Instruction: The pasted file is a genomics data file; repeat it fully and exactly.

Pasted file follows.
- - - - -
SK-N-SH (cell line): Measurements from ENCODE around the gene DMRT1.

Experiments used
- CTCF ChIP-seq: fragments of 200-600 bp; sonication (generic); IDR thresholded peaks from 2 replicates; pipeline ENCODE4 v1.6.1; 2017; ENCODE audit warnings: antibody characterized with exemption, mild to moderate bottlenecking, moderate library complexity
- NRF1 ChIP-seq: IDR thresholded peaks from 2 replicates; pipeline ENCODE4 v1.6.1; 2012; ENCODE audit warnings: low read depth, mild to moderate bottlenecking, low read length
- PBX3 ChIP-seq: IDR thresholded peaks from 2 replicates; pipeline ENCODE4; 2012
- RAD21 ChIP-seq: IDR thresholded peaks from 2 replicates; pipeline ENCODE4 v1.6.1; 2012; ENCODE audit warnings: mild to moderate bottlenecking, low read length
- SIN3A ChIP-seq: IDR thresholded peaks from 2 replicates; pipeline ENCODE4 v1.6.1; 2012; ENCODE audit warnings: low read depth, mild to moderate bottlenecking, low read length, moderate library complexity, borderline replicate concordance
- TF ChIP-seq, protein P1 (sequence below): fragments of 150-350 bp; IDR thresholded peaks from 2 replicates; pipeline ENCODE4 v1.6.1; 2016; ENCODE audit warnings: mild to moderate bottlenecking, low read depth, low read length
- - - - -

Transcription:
SK-N-SH (cell line): Measurements from ENCODE around the gene DMRT1.

Experiments used
- CTCF ChIP-seq: fragments of 200-600 bp; sonication (generic); IDR thresholded peaks from 2 replicates; pipeline ENCODE4 v1.6.1; 2017; ENCODE audit warnings: antibody characterized with exemption, mild to moderate bottlenecking, moderate library complexity
- NRF1 ChIP-seq: IDR thresholded peaks from 2 replicates; pipeline ENCODE4 v1.6.1; 2012; ENCODE audit warnings: low read depth, mild to moderate bottlenecking, low read length
- PBX3 ChIP-seq: IDR thresholded peaks from 2 replicates; pipeline ENCODE4; 2012
- RAD21 ChIP-seq: IDR thresholded peaks from 2 replicates; pipeline ENCODE4 v1.6.1; 2012; ENCODE audit warnings: mild to moderate bottlenecking, low read length
- SIN3A ChIP-seq: IDR thresholded peaks from 2 replicates; pipeline ENCODE4 v1.6.1; 2012; ENCODE audit warnings: low read depth, mild to moderate bottlenecking, low read length, moderate library complexity, borderline replicate concordance
- TF ChIP-seq, protein P1 (sequence below): fragments of 150-350 bp; IDR thresholded peaks from 2 replicates; pipeline ENCODE4 v1.6.1; 2016; ENCODE audit warnings: mild to moderate bottlenecking, low read depth, low read length